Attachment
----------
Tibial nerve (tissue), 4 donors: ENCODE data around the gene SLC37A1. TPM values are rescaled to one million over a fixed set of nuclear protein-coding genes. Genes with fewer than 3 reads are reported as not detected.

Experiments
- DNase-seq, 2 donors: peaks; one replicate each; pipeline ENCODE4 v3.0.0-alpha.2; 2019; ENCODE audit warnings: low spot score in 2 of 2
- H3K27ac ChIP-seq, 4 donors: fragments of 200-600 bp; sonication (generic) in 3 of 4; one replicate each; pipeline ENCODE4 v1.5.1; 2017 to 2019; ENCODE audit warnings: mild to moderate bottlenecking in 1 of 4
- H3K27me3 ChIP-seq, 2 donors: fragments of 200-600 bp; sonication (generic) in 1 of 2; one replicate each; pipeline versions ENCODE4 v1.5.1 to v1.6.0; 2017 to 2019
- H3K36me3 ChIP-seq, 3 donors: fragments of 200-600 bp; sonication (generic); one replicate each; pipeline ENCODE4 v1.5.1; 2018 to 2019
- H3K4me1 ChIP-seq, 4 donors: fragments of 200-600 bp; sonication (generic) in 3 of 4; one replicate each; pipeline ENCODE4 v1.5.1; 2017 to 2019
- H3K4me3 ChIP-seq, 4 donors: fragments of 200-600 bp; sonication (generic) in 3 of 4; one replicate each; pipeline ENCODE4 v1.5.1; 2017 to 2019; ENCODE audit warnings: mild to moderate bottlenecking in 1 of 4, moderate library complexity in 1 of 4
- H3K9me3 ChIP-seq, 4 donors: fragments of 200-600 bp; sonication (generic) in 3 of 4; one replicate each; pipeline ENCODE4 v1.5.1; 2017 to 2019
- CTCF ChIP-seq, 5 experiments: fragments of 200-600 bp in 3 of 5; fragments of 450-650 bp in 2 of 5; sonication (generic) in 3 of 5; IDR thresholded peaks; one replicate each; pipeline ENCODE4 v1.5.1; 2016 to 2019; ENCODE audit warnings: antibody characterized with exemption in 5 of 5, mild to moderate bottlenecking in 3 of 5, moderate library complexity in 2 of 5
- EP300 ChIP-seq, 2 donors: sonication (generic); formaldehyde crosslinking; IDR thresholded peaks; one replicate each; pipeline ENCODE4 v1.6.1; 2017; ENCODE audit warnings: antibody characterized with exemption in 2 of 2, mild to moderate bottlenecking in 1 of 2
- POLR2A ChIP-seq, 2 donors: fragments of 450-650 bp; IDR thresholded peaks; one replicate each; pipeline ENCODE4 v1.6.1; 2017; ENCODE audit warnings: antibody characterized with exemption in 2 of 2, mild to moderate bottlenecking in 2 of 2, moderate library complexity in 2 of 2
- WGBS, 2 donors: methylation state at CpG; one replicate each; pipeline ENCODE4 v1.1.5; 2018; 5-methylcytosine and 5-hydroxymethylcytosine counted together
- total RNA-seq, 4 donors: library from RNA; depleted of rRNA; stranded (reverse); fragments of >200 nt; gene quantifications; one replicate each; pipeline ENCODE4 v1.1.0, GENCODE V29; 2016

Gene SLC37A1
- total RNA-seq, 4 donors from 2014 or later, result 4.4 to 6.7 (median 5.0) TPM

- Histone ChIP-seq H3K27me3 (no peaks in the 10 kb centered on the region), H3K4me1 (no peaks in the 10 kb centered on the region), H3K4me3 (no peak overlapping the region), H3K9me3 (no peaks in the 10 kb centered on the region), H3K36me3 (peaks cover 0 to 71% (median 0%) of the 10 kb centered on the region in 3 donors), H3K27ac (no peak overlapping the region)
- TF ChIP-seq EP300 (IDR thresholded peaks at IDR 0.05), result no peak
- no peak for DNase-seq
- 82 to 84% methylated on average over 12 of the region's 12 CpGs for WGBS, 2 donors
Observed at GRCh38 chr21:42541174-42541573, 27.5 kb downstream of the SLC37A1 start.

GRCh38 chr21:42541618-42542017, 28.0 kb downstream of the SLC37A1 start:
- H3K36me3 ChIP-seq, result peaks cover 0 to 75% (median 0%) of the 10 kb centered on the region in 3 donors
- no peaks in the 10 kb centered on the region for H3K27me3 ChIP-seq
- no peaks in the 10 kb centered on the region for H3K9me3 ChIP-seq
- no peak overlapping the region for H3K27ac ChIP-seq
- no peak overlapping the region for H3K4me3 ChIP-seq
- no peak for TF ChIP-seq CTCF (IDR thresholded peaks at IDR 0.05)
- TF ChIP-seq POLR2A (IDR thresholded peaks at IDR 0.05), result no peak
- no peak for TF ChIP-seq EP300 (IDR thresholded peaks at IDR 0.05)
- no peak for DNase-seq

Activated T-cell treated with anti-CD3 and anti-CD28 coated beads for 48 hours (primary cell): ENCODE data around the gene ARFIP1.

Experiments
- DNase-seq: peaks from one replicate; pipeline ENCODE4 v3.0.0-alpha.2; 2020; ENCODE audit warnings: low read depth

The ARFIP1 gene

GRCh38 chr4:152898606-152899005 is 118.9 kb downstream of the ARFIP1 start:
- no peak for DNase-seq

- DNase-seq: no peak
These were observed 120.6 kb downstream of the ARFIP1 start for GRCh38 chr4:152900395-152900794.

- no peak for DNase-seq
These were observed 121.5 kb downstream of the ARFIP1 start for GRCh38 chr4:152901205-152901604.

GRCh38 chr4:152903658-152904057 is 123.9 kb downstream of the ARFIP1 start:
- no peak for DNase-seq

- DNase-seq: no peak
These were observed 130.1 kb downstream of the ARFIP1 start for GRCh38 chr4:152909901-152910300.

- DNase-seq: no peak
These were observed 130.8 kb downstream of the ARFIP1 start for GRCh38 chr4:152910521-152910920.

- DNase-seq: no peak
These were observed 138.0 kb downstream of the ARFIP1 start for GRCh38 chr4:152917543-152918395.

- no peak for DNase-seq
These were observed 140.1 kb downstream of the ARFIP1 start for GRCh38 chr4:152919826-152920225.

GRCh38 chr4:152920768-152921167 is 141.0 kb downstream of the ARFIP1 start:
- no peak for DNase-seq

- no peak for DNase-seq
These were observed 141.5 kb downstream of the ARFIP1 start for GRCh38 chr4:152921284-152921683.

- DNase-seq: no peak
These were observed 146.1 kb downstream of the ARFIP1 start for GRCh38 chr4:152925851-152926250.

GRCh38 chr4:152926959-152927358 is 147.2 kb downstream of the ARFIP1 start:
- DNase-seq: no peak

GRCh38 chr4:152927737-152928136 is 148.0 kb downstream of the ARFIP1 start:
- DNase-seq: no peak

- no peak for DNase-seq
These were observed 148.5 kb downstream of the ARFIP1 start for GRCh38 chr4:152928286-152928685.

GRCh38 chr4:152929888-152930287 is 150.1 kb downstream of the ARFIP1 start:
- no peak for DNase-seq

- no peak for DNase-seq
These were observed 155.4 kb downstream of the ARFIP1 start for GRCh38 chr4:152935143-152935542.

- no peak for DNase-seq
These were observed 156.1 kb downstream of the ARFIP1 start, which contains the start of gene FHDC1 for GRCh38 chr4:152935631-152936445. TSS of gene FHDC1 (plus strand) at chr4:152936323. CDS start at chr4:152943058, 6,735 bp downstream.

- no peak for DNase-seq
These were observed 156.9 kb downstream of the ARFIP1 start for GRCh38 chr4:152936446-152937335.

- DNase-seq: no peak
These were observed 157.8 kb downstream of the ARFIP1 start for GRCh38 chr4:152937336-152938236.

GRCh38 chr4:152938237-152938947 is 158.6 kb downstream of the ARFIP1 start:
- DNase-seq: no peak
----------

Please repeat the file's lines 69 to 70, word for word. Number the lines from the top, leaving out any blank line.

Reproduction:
These were observed 156.1 kb downstream of the ARFIP1 start, which contains the start of gene FHDC1 for GRCh38 chr4:152935631-152936445. TSS of gene FHDC1 (plus strand) at chr4:152936323. CDS start at chr4:152943058, 6,735 bp downstream.

- no peak for DNase-seq